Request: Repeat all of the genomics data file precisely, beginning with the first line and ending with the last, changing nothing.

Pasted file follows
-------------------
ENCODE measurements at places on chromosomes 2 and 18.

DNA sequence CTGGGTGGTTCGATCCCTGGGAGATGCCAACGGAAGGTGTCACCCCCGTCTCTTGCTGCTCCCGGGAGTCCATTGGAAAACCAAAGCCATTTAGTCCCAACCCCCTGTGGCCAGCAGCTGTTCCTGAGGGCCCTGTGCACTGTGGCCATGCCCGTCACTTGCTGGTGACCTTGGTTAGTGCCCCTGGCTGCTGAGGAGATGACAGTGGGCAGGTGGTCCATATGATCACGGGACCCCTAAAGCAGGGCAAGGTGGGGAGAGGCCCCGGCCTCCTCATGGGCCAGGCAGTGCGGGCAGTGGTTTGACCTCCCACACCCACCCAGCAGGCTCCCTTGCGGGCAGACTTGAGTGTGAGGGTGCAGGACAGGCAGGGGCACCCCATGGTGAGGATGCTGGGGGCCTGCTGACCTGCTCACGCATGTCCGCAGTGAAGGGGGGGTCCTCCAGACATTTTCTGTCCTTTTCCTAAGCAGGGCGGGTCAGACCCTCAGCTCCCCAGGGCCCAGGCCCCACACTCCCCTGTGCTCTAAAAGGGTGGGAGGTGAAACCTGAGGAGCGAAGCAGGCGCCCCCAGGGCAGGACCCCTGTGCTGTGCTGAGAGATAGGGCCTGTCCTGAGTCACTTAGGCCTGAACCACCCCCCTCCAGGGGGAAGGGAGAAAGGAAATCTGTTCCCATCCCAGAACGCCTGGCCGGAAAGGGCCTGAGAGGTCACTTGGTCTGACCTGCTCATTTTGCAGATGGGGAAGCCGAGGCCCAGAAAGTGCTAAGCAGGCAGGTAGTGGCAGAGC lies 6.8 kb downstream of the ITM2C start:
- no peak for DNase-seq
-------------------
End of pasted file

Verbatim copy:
ENCODE measurements at places on chromosomes 2 and 18.

DNA sequence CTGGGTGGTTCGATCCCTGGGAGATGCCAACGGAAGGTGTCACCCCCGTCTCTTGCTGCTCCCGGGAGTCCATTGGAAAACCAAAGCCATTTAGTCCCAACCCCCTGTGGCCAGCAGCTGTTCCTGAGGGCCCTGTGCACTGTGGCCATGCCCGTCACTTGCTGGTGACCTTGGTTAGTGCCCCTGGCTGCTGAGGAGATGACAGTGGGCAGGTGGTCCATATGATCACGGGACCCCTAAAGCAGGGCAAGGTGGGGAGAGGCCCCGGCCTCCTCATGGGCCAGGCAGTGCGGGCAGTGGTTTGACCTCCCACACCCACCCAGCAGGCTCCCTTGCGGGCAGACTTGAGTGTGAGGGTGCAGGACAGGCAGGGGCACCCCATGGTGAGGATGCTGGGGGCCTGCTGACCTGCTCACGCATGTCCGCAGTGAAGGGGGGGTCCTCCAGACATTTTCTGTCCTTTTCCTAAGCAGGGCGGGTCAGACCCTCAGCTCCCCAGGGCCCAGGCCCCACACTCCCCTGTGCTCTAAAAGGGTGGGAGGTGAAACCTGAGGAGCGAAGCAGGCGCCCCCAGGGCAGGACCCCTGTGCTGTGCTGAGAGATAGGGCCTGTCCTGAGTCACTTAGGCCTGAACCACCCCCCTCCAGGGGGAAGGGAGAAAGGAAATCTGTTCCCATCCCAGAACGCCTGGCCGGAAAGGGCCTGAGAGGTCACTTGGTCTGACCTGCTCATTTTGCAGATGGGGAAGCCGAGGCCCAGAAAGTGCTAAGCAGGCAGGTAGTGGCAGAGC lies 6.8 kb downstream of the ITM2C start:
- no peak for DNase-seq